The identification of lizards as potential hosts prompted the feeding of N. namaqua on lizards. Both nymphs and adults attached, probed and fed without engorgement. One nymph attached and fed slowly for ∼3 hours before rapid engorgement, which took ∼20 minutes and then remained attached for ∼60 minutes. Four adult females attached and became engorged within 20 minutes. Rapid feeding coincided with rapid expansion of the leathery cuticle as observed for soft ticks (Fig. 2D). A period of slow feeding followed that lasted for 30–120 minutes, during which droplets were expunged from the anal opening and spurts were observed to occur in a rhythmic manner, with an appreciable amount of fluid being secreted (estimated at 30 nl/ 10 seconds). One tick expanded to a fully engorged state in which even the small infoldings of the integument became distended (Fig. 2D). Engorged weights increased ∼5–14 times compared to the unfed weight. The female that engorged to the greatest extent, ingested ∼14 µl final volume (w/v basis), assuming a density of blood of 1.06 g/ml . It also remained attached in the engorged phase for one hour during which time fluid secretion occurred. A secretion rate of 30 nl/ 10 s was calculated based on droplet size excreted, resulting in ∼11 ul of fluid secreted. This would make the final volume of ingested blood ∼25 µl and would indicate that the blood meal was concentrated approximately two fold. Excretion of fluid terminated immediately upon detachment from the host and was not observed for up to an hour after feeding.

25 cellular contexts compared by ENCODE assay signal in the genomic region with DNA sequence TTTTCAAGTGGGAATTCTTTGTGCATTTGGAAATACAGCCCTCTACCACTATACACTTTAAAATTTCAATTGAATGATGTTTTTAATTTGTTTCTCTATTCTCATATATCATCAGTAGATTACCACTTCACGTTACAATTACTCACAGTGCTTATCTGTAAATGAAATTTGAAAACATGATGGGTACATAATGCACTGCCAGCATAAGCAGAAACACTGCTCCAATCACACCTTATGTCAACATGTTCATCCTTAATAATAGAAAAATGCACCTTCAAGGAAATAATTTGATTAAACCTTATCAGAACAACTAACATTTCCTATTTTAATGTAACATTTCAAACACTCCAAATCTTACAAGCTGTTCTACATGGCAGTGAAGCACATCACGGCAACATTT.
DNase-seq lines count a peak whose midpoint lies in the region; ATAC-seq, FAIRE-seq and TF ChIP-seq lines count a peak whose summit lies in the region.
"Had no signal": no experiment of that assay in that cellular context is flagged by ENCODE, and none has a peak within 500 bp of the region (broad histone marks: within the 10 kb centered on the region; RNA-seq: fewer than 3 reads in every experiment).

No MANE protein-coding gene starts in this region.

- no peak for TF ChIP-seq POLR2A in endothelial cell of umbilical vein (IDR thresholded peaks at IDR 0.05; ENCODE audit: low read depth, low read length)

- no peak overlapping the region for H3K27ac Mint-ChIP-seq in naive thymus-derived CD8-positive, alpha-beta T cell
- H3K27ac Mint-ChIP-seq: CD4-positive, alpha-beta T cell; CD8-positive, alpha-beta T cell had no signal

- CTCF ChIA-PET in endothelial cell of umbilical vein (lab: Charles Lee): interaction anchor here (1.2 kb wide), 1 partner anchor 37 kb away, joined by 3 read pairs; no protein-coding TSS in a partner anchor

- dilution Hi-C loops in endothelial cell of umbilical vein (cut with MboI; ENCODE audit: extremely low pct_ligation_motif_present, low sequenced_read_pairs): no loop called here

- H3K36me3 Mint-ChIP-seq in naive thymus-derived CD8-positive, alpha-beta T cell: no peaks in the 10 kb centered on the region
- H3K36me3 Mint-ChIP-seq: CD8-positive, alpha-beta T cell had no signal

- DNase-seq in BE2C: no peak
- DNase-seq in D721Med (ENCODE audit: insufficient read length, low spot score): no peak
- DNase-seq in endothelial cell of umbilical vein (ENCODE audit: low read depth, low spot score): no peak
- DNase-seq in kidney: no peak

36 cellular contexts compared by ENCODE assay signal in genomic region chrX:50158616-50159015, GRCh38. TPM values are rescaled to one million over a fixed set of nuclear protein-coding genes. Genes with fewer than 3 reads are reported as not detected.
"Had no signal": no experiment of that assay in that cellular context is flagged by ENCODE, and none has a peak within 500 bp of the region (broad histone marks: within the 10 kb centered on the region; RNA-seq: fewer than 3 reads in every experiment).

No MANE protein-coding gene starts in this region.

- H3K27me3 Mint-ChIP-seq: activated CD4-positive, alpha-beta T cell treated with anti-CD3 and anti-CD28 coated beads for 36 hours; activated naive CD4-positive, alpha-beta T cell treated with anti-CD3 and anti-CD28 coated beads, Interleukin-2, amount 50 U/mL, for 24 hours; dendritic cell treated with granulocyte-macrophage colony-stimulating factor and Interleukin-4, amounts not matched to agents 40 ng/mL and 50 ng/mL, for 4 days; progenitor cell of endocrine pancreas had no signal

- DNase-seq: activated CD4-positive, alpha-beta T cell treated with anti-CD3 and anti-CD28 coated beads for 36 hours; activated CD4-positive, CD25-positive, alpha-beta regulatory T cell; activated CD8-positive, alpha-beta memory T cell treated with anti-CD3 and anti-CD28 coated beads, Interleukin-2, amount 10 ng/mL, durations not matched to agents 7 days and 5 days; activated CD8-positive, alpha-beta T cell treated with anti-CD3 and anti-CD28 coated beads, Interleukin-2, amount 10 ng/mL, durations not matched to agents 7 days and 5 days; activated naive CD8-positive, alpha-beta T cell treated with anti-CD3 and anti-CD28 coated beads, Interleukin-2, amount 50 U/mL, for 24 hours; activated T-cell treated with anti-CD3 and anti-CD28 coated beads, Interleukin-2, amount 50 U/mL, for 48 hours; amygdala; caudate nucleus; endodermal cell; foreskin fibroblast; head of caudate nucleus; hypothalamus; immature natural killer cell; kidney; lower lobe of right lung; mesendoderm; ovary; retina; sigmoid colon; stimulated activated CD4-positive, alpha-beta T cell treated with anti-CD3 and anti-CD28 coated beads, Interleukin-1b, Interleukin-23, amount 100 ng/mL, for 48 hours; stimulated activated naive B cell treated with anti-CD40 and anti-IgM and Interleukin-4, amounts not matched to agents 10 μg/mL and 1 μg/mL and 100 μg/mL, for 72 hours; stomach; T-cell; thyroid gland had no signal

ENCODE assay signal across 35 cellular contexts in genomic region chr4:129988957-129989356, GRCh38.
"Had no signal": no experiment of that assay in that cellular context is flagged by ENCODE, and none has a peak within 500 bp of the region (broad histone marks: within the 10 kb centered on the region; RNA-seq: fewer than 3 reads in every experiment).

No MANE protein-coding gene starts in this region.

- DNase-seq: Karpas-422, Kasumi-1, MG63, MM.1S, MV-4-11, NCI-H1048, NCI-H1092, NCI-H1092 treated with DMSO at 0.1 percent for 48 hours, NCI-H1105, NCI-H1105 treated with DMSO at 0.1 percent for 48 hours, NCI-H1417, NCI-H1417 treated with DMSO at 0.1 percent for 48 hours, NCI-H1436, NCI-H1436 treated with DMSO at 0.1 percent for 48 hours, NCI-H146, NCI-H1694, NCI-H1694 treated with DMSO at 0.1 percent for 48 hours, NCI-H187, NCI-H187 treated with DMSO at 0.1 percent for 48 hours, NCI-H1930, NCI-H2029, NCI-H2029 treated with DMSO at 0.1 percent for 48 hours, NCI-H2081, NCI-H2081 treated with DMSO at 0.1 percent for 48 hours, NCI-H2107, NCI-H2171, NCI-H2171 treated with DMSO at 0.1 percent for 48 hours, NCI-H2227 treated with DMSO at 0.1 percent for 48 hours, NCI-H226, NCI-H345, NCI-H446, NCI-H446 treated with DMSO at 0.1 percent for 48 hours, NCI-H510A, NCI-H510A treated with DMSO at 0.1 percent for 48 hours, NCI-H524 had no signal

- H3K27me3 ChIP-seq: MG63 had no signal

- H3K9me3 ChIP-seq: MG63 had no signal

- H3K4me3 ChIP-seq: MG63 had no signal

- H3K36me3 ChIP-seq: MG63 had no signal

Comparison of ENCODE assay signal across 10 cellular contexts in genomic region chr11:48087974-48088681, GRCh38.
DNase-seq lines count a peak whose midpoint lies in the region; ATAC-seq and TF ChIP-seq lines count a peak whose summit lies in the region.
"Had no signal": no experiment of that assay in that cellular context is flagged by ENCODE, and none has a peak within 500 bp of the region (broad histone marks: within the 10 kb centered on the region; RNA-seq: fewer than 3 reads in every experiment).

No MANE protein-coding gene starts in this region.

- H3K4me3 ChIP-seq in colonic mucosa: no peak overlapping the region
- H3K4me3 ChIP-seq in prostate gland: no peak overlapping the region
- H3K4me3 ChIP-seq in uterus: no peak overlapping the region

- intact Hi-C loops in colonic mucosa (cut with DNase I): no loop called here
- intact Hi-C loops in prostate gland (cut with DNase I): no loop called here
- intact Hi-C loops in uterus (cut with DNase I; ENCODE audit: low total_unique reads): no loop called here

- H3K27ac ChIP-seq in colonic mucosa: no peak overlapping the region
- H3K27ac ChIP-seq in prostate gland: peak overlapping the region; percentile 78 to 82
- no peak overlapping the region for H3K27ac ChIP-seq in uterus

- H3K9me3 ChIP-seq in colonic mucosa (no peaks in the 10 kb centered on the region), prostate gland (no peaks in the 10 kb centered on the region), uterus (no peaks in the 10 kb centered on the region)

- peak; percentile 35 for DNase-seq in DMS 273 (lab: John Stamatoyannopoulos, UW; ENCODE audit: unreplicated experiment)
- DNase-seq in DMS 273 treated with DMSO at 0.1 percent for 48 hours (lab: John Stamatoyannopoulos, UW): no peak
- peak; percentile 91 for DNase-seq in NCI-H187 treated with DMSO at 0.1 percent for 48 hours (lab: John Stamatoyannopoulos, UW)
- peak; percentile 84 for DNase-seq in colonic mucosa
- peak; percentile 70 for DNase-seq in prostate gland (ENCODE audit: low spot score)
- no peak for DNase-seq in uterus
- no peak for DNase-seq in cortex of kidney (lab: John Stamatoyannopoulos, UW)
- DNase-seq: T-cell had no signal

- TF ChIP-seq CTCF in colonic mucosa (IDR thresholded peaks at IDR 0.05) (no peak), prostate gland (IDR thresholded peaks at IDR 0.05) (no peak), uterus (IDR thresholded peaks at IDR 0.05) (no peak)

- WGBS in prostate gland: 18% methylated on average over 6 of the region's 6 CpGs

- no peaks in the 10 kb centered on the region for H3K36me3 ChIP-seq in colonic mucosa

The small ribosomal nuclear RNA (18S rRNA) gene is the most commonly used molecular marker for the investigation of arthropod and chelicerate relationships at the level of phyla and superphyla –. It was particularly useful in the analysis of phylogenetic relationships within the parasitiform mites and especially ticks at the familial and generic levels –. No nucleotide bias was observed within the 18S rRNA gene fragment (1571 bp) obtained for N. namaqua (A 25%, G 27%, C 23%, T 25%) and was comparable to nucleotide frequencies observed for other tick 18S rRNA genes . BLASTN analysis retrieved as best hits members of the hard tick family (E-values = 0) confirming the relationship of N. namaqua to the Ixodida. Bayesian analysis of the full 18S rRNA dataset (64 sequences) indicated that the three tick families are monophyletic, but that N. namaqua grouped basal to the hard and soft tick families, with the Allothyrida as sister-group (Fig. 4). Most nodes are well supported with posterior probabilities above 95% and the topology of the consensus tree is similar to previous studies for the Ixodida –. This also correlates with general considerations regarding the current knowledge on the phylogenetic relationships for the various tick genera , except for the Rhipicephalinae clade which has been condensed due to the fact that this fragment of the 18S rRNA gene is identical for all members.